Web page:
16. Lydia Becker juggled campaigning for women’s votes in Britain with being a scientist and contributor to the work of Charles Darwin
When they were campaigning for women in Britain to be given the vote, the Suffragettes were often dismissed as bored, âsilly’ housewives without the intellect or sophistication to understand politics. Such a change could never be leveled at Lydia Becker. For as well as being a leading figure in the votes-for-women movement, Becker also possessed a fine scientific mind. Indeed, had she been born in more enlightened times, she might be better remembered for being a biologist rather than for her accomplishments as a feminist.
Born into a family of German immigrants in Manchester in 1827, Becker was educated at home. However, this was not enough to satisfy her fierce intellectual curiosity. As a young lady, then, she taught herself botany and biology. She submitted articles to leading journals with some success. What’s more, she corresponded regularly with Charles Darwin and even contributed her own research and ideas to his work. Alongside this, she also became increasingly involved with the burgeoning feminist movement of the time.
After establishing the Ladies’ Literary Society of Manchester – and even convincing Darwin to share original work with the feminist group – she was an active participant in the first public meeting of the National Society for Women’s Suffrage, also held in Manchester. She toured the cities of northern Britain, lecturing on women’s rights and suffrage. She also established the Women’s Suffrage Journal and even went so far as to call for unmarried women to be given the vote – something even many ardent feminists of the time were against. Thanks to Becker’s work, some municipalities allowed women to vote in local elections from the 1870s onwards.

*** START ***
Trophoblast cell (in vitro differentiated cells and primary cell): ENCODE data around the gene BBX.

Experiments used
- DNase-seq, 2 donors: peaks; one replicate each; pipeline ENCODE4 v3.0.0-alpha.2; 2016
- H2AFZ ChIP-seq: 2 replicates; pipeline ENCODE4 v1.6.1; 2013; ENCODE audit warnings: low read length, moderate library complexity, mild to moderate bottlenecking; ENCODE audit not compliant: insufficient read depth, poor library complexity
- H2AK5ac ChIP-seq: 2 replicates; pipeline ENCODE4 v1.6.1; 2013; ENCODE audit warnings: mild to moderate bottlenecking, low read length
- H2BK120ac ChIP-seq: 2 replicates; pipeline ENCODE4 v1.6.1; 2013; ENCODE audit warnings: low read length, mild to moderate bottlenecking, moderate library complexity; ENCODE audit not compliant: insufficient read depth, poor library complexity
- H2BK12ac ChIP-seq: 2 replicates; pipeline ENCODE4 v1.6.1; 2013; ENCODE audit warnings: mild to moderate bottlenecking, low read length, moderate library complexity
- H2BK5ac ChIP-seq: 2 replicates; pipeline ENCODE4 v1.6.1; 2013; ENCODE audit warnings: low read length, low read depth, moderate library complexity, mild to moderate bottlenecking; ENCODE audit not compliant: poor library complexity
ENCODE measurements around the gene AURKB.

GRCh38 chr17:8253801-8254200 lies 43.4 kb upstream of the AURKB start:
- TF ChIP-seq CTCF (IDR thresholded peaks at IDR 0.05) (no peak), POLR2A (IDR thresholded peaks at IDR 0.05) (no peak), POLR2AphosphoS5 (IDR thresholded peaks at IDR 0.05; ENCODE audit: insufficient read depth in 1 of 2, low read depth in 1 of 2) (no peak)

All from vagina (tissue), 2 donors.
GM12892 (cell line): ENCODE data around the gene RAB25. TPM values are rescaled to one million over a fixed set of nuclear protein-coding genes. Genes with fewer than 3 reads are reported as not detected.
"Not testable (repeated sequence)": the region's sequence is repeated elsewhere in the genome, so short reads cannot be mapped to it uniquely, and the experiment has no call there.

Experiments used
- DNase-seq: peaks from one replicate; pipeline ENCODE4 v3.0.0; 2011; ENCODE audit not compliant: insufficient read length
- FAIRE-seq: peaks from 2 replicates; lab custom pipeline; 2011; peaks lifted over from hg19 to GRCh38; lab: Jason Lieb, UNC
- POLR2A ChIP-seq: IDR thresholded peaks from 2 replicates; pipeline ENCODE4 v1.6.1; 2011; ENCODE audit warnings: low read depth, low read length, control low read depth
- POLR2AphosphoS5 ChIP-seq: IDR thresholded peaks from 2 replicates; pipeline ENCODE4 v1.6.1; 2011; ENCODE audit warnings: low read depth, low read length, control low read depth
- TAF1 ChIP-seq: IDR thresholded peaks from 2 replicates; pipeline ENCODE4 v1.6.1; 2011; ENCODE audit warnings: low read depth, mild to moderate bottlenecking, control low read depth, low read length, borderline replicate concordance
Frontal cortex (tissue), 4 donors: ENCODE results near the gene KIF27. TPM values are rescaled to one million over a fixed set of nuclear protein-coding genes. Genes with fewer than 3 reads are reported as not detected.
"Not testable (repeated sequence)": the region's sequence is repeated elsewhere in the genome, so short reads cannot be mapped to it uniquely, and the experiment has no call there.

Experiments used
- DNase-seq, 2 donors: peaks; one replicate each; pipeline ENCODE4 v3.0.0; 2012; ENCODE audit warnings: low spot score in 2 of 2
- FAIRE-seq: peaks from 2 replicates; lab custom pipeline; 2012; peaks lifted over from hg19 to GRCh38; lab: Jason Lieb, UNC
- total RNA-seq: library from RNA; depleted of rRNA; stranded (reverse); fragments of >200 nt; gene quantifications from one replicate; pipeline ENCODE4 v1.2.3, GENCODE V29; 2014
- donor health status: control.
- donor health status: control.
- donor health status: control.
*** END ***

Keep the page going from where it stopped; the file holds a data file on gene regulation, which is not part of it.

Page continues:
Notably, one of Becker’s many talks was attended by Emmeline Pankhust, who was inspired to take up the cause of votes-for-women herself. Pankhurst would, of course, go on to become a leading figure of the later Suffragette movement that succeeded in getting the vote for women in 1918. Becker died in 1890 while she was holidaying in the south of France. She was aged just 63.